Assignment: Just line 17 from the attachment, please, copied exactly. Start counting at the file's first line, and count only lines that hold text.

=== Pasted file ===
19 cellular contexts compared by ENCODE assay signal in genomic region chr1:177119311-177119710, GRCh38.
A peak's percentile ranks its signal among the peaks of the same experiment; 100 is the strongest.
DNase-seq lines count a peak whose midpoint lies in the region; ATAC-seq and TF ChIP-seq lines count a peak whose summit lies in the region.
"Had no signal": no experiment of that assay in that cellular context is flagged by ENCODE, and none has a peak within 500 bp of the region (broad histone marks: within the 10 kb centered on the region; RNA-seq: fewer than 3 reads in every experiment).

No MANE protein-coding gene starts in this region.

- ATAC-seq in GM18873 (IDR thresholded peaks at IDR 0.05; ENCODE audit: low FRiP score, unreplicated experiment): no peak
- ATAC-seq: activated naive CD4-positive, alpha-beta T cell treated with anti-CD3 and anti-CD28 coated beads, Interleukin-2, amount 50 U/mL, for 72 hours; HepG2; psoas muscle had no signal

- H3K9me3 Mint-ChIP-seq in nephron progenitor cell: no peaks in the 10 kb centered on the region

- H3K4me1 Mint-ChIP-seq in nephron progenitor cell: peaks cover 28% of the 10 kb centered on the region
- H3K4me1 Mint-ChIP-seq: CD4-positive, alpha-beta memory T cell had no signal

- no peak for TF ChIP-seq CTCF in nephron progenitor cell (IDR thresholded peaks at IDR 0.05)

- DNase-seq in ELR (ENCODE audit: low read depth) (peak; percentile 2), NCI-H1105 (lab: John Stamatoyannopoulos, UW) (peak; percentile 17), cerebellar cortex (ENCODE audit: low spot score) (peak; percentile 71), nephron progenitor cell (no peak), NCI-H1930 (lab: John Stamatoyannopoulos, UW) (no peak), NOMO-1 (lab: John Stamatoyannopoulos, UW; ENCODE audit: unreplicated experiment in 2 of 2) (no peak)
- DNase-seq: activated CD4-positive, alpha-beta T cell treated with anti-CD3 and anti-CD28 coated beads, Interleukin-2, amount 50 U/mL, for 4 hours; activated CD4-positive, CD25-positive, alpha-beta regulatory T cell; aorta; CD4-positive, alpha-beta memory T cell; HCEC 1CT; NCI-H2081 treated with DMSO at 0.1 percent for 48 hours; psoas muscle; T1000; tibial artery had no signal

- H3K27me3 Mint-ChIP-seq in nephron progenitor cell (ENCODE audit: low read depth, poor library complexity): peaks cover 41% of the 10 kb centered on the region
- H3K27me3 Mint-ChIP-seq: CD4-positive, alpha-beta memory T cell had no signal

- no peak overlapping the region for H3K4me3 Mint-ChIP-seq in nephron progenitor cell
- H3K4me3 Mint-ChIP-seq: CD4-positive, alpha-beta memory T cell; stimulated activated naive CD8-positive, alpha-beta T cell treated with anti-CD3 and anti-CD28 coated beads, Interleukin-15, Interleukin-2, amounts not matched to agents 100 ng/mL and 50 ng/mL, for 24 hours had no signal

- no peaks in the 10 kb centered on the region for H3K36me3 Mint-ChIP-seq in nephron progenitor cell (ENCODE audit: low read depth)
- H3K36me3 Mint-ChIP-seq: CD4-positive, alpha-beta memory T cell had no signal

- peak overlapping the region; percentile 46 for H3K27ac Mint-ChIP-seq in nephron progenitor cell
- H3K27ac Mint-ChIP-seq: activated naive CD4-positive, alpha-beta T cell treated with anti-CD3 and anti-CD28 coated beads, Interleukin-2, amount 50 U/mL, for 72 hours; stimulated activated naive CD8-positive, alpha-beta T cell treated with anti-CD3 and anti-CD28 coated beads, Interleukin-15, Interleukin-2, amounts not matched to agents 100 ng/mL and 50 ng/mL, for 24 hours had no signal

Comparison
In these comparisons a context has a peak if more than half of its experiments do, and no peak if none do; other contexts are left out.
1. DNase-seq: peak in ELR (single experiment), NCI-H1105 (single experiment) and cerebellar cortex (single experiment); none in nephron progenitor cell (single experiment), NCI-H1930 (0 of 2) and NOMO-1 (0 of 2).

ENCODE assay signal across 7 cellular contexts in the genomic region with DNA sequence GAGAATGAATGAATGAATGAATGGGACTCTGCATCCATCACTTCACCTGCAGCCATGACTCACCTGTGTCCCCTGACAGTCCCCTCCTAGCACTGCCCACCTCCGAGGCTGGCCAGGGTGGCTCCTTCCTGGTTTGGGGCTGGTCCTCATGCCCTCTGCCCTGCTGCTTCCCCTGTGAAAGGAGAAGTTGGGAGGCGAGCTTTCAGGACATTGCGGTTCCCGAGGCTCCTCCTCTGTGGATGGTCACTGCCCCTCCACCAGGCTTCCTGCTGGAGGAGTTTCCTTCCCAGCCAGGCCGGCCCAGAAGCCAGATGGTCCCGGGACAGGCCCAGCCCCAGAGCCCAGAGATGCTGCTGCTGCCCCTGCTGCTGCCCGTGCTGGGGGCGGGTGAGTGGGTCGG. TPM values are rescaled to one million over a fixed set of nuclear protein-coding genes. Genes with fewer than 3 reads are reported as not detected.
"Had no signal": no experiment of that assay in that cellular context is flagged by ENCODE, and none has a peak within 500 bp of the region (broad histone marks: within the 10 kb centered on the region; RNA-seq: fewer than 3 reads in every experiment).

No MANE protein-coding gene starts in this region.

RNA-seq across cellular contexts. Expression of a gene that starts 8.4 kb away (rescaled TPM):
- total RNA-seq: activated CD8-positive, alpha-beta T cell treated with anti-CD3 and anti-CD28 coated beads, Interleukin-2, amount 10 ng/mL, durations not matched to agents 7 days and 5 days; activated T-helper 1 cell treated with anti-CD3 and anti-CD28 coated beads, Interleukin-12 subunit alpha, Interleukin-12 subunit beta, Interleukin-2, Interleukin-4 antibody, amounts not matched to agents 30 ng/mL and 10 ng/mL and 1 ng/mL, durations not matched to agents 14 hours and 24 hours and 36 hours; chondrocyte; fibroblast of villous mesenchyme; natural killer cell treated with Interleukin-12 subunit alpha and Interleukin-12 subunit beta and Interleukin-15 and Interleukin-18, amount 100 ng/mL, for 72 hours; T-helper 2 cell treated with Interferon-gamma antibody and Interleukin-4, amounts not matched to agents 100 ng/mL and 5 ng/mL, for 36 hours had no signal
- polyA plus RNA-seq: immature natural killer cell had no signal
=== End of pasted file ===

- H3K4me3 Mint-ChIP-seq: CD4-positive, alpha-beta memory T cell; stimulated activated naive CD8-positive, alpha-beta T cell treated with anti-CD3 and anti-CD28 coated beads, Interleukin-15, Interleukin-2, amounts not matched to agents 100 ng/mL and 50 ng/mL, for 24 hours had no signal